Then of course – there is the issue of money. Has the promotion of supplements, alternative medicine and natural health benefited Dr. Mercola financially? There’s no question it has – but whether that’s at the heart of his motive is another question.
It’s estimated that Mercola’s companies generated $7.7 million in sales in 2012. He’s made enough money to buy a big waterfront home in Illinois and spend his winters in tropical locations. But how is that different from any other successful doctor?
When you consider the fact that in 2011 retail sales of vitamins alone totaled $3.4 billion – and that health care is a multi-trillion dollar industry – Mercola’s $7.7 million in sales doesn’t seem like that huge of a slice of the pie. That’s especially true for someone who runs one of the most popular health-related websites in the world.
Dr. Mercola maintains that his motives are pure. In the About Section of Mercola.com he claims his purpose is not to make money, but to speak the truth as he sees it:
My motivation, whether you are a member of the Mercola.com community, or have just heard about me for the first time, is to make you as healthy as you can possibly be. This involves:
- Providing the most up to date natural health information and resources that will most benefit you and,
- Exposing corporate, government and mass media hype that diverts you away from what is truly best for your health and often to a path that leads straight into an early grave.
Mercola.com is not, in other words, a tool to get me a bigger house and car, or to run for Senate. I fund this site, and therefore, am not handcuffed to any advertisers, silent partners or corporate parents.
Natural Healthy Concepts & Dr. Mercola
Natural Healthy Concepts firmly believes in the mission of Dr. Joseph Mercola and supports his work.
We realize not everyone will agree with everything he has to say. Mercola himself is honest enough to admit that he may not always be right. However, it seems clear that this is a healthcare advocate who is working to improve the lives of others, even if it means he puts his reputation on the line. The information provided on his website is free to anyone. It is the visitor’s choice to order his company’s products.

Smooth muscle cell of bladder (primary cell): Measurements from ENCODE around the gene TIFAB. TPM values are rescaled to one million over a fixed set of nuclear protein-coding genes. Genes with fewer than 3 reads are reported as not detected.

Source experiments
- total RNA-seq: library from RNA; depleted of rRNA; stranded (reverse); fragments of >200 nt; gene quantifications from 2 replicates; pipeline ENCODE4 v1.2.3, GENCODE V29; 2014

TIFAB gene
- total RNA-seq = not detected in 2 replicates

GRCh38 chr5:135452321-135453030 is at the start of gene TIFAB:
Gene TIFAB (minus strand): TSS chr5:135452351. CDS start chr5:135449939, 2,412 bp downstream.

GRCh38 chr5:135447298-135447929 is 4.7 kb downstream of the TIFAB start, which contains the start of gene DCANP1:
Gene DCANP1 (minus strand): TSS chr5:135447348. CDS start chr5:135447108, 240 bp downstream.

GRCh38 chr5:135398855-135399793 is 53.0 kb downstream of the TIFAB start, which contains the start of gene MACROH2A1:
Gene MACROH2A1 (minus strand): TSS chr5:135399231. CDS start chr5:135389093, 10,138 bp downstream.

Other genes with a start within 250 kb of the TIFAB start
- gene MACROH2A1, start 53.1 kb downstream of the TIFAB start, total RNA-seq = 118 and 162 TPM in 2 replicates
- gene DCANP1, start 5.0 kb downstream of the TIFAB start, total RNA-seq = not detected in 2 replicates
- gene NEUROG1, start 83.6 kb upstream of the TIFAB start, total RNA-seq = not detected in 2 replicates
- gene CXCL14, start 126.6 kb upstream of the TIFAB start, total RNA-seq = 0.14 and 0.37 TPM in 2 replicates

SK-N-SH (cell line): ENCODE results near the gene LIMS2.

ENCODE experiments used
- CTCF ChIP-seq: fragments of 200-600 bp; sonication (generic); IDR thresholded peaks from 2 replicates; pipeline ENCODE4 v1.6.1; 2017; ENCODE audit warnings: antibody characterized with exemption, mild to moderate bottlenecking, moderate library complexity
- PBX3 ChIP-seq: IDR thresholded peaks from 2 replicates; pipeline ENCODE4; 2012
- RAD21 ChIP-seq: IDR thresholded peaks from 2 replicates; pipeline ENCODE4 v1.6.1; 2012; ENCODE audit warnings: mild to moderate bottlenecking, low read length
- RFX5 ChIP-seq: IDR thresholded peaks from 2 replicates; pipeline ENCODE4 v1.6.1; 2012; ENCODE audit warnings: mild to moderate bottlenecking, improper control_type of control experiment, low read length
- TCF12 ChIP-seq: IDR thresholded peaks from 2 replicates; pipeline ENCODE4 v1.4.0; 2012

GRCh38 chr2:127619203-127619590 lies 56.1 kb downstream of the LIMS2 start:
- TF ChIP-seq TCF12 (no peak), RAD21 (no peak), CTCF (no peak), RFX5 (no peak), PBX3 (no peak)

Mercola products are among some of the best-selling supplements available to order from Natural Healthy Concepts.
Whether you are looking for a Complete Probiotic to support your digestive health, or a Melatonin Spray to help you develop a healthy sleeping pattern – Natural Healthy Concepts believes you can trust the Mercola brand and stands by the quality of the products offered.
Challenging the Status Quo
Each person is entitled to an opinion on Joseph Mercola. If you began reading this article thinking of him as devious or dangerous – you probably still do. If you view him as a truth-telling prophet – you’ll most likely continue to see him that way.
Oddly enough – Mercola makes the same accusations against traditional medicine that his opponents make about him and his way of thinking. Both sides charge the other with being scam artists who do more harm than good in the name of the almighty dollar.
Perhaps the real problem lies in the fact that the two sides rarely work together.
David Gorski says Mercola is guilty of supporting anything labeled natural while deriding anything considered pharmaceutical. However, this claim is not entirely true. Mercola has supported the use of traditional medicine and advocates the use of certain drugs in situations he feels they are most effective.
Many of Mercola’s viewpoints actually are backed up by scientific research.
At the same time, opponents of holistic medicine regularly cite lack of conclusive research. But why isn’t more research on natural treatment being done in the mainstream medical world? Why is it so often inconclusive? It seems like many alternative medicine claims – especially those that may allow us to take advantage of natural remedies – would be worth investigating.
Joseph Mercola is well-known for holding controversial beliefs that you may or may not agree with. They include opposition to vaccinations, mammograms, microwave ovens and more.
Those things are not what make Dr. Mercola a natural health hero.
What makes him a hero in the practice of natural health is his willingness to challenge the ideas many people blindly believe. Mercola probably could have made just as much money practicing traditional medicine. But that’s not the path he chose.
Dr. Mercola’s ultimate goal is to promote the “whole person” approach to health. He wants you to make your own decisions about your own body. And yes – he also has a business to run.
No matter what you believe – there’s no denying the benefits of having someone around with ideas that are different from the norm. After all, even doctors within traditional medicine will have different approaches to the same issue. It’s why we often go to another physician for a second opinion.
Thankfully, Dr. Mercola and others like him are providing their opinions and alternatives. Now it is our job to educate ourselves and make our own decisions.